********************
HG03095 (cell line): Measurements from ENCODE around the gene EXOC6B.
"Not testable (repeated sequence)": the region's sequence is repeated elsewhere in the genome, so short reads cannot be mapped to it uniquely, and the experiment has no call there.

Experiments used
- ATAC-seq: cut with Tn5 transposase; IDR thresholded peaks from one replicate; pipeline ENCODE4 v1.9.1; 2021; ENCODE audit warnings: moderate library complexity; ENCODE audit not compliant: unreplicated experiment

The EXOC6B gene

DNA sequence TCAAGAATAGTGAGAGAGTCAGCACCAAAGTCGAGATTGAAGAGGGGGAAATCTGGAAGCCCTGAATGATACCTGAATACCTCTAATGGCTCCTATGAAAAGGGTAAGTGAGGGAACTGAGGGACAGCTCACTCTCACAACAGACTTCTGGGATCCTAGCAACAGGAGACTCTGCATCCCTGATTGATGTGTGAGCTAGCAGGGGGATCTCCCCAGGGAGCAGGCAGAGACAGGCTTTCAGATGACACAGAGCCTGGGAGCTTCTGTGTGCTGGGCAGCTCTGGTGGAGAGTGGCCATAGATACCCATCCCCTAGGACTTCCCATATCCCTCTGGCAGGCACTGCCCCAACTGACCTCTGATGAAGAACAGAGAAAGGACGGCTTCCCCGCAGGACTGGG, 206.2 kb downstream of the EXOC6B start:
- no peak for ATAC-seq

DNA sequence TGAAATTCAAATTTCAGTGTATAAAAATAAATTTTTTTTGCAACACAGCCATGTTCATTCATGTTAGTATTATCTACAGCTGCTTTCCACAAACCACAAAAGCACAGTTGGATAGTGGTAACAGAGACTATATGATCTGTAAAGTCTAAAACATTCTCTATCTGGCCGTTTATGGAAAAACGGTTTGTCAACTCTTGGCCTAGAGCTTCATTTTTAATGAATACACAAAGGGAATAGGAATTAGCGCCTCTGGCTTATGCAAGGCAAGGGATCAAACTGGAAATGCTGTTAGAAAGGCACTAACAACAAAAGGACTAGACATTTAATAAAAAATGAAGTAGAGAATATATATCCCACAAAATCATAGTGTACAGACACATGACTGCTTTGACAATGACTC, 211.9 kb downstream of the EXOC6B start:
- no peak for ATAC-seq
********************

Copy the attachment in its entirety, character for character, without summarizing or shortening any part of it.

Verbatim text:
HG03095 (cell line): Measurements from ENCODE around the gene EXOC6B.
"Not testable (repeated sequence)": the region's sequence is repeated elsewhere in the genome, so short reads cannot be mapped to it uniquely, and the experiment has no call there.

Experiments used
- ATAC-seq: cut with Tn5 transposase; IDR thresholded peaks from one replicate; pipeline ENCODE4 v1.9.1; 2021; ENCODE audit warnings: moderate library complexity; ENCODE audit not compliant: unreplicated experiment

The EXOC6B gene

DNA sequence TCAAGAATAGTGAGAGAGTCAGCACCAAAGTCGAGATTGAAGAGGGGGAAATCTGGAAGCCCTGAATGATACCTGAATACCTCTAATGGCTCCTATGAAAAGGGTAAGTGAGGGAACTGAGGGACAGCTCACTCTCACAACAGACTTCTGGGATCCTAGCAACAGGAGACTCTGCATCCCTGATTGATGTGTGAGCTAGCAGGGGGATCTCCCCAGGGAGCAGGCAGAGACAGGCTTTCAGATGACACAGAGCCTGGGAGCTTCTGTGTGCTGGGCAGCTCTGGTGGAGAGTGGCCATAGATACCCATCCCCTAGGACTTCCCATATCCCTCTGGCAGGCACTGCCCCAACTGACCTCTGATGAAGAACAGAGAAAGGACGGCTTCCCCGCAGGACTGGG, 206.2 kb downstream of the EXOC6B start:
- no peak for ATAC-seq

DNA sequence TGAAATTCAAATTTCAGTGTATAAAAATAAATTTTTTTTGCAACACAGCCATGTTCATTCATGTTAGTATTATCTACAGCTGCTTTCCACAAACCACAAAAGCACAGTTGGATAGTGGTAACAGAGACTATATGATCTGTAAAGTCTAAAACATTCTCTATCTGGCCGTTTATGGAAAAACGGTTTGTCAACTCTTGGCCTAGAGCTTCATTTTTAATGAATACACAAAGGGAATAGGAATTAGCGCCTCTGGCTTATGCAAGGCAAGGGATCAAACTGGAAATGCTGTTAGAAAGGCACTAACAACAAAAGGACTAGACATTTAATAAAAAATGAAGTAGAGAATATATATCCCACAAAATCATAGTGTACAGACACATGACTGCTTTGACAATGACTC, 211.9 kb downstream of the EXOC6B start:
- no peak for ATAC-seq